Ask the healthcare provider about your child’s weight.
At this age, your child should gain about 4 to 5 pounds each year. If they
are gaining more than that, talk with the provider about healthy eating habits and
Have regular dental visits. Take your child to the
dentist at least twice a year for teeth cleaning and a checkup.
Advice to keep your child safe
When riding a bike, have your
child wear a helmet with the strap fastened. While roller-skating or using a
scooter or skateboard, it’s safest to wear wrist guards, elbow pads, knee pads,
and a helmet.
Keep using a car seat until
your child outgrows it. This is when your child's height or weight is more than
the forward-facing limit for their car seat. Check your car seat owner’s manual
for the specific height or weight. Ask the healthcare provider if there are state
laws regarding car seat use that you need to know about.
Once your child outgrows the
car seat, switch to a high-back booster seat. This allows the seat belt to fit
correctly. A booster seat should be used until your child is 4 feet 9 inches tall
and between 8 and 12 years of age. All children younger than 13 years old should
sit in the back seat.
Teach your child not to talk
to or go anywhere with a stranger.
Start to teach your child
their phone number, address, and parents’ first names. These are important to know
in an emergency.
Teach your child to swim.
Many communities offer low-cost swimming lessons.
If you have a swimming pool,
check that it's entirely fenced on all sides. Close and lock gates or doors
leading to the pool. Don't let your child play in or around the pool alone, even
if they know how to swim.
- Teach your child to stay away from strange dogs and cats. Never
leave your child alone around animals.
- Remember sun safety. Wear protective clothing. Try to stay out
of the sun between 10 a.m. and 4 p.m. That's when the sun's rays are strongest. Apply
sunscreen with an SPF of at least 15 or up to 50 to your child's skin that aren't
covered by clothing.
- If it's necessary to keep a gun in your home, store it unloaded
- Use correct names for all body parts, and teach your child the
correct names of all body parts. Teach your child that no one should ask them to keep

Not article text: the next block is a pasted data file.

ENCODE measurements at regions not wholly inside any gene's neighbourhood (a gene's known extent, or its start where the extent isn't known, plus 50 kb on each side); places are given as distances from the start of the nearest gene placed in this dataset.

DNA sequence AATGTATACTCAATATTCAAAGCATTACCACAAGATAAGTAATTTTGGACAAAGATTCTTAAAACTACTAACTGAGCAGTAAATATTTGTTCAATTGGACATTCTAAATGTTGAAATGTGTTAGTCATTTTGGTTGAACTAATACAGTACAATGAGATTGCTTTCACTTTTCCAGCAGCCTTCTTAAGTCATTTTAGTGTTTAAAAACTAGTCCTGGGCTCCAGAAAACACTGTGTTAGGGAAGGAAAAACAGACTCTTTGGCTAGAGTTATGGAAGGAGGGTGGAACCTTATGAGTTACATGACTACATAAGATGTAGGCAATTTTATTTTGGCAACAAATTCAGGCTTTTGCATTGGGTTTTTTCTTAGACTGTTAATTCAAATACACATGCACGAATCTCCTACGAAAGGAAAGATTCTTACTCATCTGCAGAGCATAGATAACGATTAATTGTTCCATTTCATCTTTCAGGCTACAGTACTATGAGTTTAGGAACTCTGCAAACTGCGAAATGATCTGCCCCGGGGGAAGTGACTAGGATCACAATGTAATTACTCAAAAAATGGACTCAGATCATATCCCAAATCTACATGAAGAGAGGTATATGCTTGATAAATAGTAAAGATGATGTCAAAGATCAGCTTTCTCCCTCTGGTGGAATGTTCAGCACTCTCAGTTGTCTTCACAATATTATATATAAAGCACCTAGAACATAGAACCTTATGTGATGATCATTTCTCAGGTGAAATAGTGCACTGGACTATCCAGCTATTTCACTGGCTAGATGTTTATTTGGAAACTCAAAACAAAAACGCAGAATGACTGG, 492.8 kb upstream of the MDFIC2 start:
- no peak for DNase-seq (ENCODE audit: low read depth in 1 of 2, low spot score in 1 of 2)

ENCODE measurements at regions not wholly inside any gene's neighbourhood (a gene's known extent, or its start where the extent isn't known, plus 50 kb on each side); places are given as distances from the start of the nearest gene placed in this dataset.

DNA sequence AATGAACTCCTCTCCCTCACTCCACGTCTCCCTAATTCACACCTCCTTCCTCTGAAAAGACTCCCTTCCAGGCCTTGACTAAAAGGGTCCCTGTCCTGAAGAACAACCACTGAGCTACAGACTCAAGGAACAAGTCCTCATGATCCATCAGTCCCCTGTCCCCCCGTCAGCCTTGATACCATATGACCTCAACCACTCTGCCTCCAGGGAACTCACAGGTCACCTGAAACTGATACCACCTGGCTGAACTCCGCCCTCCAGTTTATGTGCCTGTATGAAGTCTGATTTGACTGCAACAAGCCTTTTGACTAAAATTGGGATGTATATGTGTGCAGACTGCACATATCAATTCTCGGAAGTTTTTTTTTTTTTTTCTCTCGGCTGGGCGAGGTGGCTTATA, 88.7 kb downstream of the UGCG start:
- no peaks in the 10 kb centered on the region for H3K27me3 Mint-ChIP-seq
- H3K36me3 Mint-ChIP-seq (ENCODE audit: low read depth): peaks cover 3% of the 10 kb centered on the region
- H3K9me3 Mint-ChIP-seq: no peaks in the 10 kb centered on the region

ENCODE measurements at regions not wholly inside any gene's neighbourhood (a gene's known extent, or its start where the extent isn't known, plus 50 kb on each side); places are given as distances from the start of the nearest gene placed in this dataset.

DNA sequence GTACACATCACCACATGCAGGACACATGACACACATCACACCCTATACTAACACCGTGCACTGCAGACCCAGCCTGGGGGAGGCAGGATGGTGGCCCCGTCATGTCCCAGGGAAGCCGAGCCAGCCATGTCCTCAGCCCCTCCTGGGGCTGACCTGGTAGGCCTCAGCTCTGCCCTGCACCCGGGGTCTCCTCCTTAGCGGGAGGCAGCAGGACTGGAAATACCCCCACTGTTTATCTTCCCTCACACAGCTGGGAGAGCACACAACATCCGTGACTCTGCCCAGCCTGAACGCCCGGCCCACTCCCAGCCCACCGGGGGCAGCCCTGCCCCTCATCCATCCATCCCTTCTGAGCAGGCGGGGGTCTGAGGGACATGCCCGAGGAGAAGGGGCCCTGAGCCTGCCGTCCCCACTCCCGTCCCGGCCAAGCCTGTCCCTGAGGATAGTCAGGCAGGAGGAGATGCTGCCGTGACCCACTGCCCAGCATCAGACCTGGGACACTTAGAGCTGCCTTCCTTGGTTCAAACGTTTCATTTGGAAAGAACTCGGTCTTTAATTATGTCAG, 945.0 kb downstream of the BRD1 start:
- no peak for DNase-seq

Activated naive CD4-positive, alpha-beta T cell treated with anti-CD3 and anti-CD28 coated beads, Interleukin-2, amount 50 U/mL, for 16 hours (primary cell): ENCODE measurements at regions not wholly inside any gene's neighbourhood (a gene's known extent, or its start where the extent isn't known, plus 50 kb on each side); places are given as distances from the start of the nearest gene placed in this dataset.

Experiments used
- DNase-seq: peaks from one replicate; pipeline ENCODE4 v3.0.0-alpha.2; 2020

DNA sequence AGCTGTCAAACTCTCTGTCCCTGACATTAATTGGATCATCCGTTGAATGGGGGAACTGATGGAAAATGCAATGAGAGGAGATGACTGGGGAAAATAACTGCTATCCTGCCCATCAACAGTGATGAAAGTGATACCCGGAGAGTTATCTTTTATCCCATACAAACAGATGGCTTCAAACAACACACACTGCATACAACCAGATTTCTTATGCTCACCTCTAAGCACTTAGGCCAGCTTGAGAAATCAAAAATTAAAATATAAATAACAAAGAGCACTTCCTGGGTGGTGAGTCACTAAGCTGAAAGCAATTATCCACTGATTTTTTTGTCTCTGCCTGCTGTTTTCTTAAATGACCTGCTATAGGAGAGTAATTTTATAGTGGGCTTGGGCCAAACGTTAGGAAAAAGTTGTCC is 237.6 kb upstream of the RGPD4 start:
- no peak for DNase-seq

secrets from their parents or caregivers, to see or touch their private parts, or
help with an adults or other child's private parts. If a healthcare professional has
to examine these parts of the body, be present.
- Teach your child it is OK to say "no" to touches that make them
uncomfortable. For example, if your child does not want to hug a family member or
friend, respect their decision to say “no” to this contact.
Based on recommendations from the
CDC, at this visit your child may get the following vaccines:
Diphtheria, tetanus, and
Flu (influenza) every
Measles, mumps, and
Give your child positive reinforcement
It’s easy to tell a child what
they’re doing wrong. It’s often harder to remember to praise a child for what they
right. Rewarding good behavior (positive reinforcement) helps your child gain confidence
and a healthy self-esteem. Here are some tips:
Give your child praise and
attention for behaving well. When appropriate, let the whole family know that the
child has done well.
Reward good behavior with
hugs, kisses, and small gifts such as stickers. When being good has rewards, kids
will keep doing those behaviors to get the rewards. Don't use sweets or candy as
rewards. Using these treats as positive reinforcement can lead to unhealthy eating
habits and an emotional attachment to food.
When your child doesn’t act
the way you want, don’t label them as bad or naughty. Instead, describe why the
action is not acceptable. For example, say “It’s not nice to hit” instead of
“You’re a bad girl.” When your child chooses the right behavior over the wrong
one, such as walking away instead of hitting, remember to praise the good
Pledge to say 5 nice things
to your child every day. Then do it!